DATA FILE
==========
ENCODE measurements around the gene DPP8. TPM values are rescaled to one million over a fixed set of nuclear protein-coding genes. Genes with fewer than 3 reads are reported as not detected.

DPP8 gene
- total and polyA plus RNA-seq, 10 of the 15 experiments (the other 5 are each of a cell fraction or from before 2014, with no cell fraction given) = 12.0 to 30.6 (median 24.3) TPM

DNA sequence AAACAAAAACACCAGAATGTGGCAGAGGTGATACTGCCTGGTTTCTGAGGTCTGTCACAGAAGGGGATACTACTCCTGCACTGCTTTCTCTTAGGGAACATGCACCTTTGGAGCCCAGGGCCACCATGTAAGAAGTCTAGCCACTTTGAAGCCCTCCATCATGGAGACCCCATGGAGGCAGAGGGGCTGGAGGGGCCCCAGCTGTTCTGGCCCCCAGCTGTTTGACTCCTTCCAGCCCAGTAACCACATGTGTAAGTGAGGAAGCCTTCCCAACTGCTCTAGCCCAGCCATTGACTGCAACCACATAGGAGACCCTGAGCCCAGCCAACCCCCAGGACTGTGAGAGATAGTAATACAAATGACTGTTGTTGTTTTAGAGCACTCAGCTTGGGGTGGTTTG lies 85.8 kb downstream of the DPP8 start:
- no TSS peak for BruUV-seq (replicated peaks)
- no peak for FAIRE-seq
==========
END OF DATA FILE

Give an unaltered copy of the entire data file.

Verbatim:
ENCODE measurements around the gene DPP8. TPM values are rescaled to one million over a fixed set of nuclear protein-coding genes. Genes with fewer than 3 reads are reported as not detected.

DPP8 gene
- total and polyA plus RNA-seq, 10 of the 15 experiments (the other 5 are each of a cell fraction or from before 2014, with no cell fraction given) = 12.0 to 30.6 (median 24.3) TPM

DNA sequence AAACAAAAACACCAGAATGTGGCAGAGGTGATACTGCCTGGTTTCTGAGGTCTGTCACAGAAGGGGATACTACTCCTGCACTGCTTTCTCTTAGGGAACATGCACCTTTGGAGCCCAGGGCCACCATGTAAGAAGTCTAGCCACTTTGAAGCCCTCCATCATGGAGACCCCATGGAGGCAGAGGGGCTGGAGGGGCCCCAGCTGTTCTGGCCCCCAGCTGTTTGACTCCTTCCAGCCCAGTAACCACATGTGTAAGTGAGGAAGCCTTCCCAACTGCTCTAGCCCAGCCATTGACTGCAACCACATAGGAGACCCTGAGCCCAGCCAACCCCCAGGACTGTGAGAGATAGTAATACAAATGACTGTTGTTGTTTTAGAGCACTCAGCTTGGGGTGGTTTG lies 85.8 kb downstream of the DPP8 start:
- no TSS peak for BruUV-seq (replicated peaks)
- no peak for FAIRE-seq